The Journal of Shellfish Research recently published an article about the impact of sea warming, ocean acidification, and other environmental pressures on the Mediterranean bivalve mollusc aquaculture. The lead author is member of ENT Luis Campos Rodrigues.
Bivalve mollusc aquaculture (e.g. mussels, oysters, clams) in the Mediterranean Sea is vulnerable to several environmental pressures, including ocean acidification and sea warming as a result of climate change. Luís Campos Rodrigues (ENT; ICTA/UAB) is the leading author of a study developed in the context of the European Union Project MedSeA (http://medsea-project.eu/). The study aimed at assessing the level of knowledge and perceptions of the aquaculture sector regarding climatic and non-climatic pressures. Results of a questionnaire-based study of Mediterranean producers from 12 coastal regions and 6 countries indicate that ocean acidification is still a relatively unknown phenomenon, being considered as a secondary threat in comparison with pressures like summer heat waves, gradual increase in sea water temperature, and harmful algal blooms. Summer heat waves, which are associated with an abrupt increase in sea water temperature, are considered as the highest threat, and were observed in the majority of the studied areas in past years, with effects on seed (spat) recruitment, byssus attachment, and mortality.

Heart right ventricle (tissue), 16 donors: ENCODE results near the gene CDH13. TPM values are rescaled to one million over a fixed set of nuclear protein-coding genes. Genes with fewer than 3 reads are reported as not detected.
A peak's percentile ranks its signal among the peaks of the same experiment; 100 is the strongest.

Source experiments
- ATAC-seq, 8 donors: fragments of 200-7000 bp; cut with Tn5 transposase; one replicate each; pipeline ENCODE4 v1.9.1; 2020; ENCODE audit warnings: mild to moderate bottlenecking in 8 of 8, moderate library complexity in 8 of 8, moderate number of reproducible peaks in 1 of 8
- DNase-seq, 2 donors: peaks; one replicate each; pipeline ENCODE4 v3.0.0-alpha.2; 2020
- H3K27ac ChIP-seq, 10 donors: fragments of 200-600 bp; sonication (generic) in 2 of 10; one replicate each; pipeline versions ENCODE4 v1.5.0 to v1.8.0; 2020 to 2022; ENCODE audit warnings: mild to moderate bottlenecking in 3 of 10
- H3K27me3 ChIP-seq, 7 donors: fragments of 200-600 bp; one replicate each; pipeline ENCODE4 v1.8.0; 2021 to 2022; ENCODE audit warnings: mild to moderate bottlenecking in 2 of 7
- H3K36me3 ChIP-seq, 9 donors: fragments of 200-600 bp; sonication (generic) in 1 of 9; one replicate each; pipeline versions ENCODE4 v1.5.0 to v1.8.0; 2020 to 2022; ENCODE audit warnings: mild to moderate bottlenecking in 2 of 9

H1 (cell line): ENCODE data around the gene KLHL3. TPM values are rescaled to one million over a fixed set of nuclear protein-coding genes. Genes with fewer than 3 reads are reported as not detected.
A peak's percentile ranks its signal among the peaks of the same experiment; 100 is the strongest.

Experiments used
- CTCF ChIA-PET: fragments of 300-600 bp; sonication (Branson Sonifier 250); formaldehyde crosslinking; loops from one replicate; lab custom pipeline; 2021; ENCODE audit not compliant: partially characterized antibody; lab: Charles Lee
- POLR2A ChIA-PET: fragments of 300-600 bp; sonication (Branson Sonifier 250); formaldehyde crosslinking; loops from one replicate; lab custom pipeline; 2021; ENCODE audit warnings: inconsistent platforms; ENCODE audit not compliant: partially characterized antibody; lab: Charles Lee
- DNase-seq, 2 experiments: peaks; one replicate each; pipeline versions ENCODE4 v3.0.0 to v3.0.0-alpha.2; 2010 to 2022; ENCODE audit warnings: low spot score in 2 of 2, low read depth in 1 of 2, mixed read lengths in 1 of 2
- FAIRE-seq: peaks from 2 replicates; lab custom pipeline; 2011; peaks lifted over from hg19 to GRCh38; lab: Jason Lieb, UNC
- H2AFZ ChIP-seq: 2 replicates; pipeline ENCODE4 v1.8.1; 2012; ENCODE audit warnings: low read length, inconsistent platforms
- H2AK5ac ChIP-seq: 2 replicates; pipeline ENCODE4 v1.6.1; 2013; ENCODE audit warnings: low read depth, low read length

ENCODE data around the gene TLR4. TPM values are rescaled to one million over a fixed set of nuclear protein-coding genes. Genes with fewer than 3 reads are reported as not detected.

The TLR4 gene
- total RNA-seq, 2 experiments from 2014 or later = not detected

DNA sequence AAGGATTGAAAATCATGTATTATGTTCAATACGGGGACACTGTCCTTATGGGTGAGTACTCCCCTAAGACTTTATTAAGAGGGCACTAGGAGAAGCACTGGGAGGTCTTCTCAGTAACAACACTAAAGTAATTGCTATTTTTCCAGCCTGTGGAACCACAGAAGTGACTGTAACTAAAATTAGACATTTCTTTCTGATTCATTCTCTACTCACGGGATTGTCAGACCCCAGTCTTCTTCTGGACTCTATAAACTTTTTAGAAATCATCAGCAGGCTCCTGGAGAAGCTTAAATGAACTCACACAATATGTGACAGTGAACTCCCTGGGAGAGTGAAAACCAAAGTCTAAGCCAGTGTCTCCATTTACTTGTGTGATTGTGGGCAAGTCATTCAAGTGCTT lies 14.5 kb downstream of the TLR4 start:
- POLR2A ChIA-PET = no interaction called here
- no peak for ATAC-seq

Reference: Rodrigues L.C., van den Bergh J.C.J.M., Massa F., Theodorou J.A., Ziveri P., and Gazeau F. (2015). Sensitivity of Mediterranean Bivalve Mollusc Aquaculture to Climate Change, Ocean Acidification and Other Environmental Pressures: Findings from a Producers’ Survey”. Journal of Shellfish Research 34(3):1161-1176. 2015.